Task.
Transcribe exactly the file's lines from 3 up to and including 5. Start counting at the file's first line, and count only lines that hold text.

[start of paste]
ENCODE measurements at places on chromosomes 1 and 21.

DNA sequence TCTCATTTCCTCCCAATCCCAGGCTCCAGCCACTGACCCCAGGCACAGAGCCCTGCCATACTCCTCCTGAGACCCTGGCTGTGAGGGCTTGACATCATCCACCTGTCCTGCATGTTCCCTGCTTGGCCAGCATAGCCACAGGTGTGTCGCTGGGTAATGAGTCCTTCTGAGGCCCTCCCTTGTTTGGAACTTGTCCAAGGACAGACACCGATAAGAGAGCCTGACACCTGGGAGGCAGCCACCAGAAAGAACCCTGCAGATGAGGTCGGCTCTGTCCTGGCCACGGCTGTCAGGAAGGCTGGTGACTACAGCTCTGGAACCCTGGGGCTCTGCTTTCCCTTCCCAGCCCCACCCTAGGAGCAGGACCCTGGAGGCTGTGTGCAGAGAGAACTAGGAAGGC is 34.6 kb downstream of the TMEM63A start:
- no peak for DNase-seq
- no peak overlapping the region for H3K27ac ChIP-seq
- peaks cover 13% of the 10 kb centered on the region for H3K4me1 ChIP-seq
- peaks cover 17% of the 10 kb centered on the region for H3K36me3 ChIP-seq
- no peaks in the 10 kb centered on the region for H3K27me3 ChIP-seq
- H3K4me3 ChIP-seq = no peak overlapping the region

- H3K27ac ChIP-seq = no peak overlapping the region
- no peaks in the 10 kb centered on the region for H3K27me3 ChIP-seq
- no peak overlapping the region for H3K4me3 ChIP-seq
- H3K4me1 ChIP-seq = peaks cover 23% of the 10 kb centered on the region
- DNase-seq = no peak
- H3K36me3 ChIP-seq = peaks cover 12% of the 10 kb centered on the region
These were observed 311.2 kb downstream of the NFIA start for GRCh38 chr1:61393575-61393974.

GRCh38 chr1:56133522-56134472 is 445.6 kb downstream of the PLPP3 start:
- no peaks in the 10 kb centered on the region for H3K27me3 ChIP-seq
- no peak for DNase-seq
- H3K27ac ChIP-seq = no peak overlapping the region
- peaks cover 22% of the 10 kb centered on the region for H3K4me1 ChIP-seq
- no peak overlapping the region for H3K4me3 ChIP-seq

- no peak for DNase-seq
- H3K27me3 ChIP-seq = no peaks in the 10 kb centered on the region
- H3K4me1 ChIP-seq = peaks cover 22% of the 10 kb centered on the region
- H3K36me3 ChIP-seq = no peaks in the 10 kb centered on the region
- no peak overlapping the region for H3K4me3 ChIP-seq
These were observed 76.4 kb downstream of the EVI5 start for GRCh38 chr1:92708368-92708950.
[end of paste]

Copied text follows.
- no peak for DNase-seq
- no peak overlapping the region for H3K27ac ChIP-seq
- peaks cover 13% of the 10 kb centered on the region for H3K4me1 ChIP-seq